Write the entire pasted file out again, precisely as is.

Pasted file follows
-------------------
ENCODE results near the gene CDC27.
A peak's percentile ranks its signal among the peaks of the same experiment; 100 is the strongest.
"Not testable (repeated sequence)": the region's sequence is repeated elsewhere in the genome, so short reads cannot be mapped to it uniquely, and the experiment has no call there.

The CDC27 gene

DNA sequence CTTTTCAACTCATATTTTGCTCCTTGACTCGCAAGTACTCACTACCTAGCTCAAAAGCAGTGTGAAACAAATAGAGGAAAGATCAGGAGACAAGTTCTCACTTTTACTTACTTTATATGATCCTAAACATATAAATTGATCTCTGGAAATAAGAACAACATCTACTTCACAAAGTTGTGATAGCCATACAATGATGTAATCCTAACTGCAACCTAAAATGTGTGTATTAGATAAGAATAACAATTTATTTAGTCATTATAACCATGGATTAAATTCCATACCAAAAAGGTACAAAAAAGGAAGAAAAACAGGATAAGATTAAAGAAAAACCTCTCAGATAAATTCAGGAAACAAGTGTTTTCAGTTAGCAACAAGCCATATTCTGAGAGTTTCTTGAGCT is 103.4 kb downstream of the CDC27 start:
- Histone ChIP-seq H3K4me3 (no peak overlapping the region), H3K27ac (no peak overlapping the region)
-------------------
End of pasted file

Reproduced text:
ENCODE results near the gene CDC27.
A peak's percentile ranks its signal among the peaks of the same experiment; 100 is the strongest.
"Not testable (repeated sequence)": the region's sequence is repeated elsewhere in the genome, so short reads cannot be mapped to it uniquely, and the experiment has no call there.

The CDC27 gene

DNA sequence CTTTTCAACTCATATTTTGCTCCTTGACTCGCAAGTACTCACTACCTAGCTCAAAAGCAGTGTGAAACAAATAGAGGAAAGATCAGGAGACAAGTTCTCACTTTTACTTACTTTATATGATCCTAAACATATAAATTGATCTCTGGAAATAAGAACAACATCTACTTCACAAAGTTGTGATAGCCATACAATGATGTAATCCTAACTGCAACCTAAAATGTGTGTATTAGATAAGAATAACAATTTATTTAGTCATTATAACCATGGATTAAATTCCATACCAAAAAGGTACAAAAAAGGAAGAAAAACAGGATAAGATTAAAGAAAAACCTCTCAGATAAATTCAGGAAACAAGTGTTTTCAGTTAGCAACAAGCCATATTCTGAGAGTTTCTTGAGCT is 103.4 kb downstream of the CDC27 start:
- Histone ChIP-seq H3K4me3 (no peak overlapping the region), H3K27ac (no peak overlapping the region)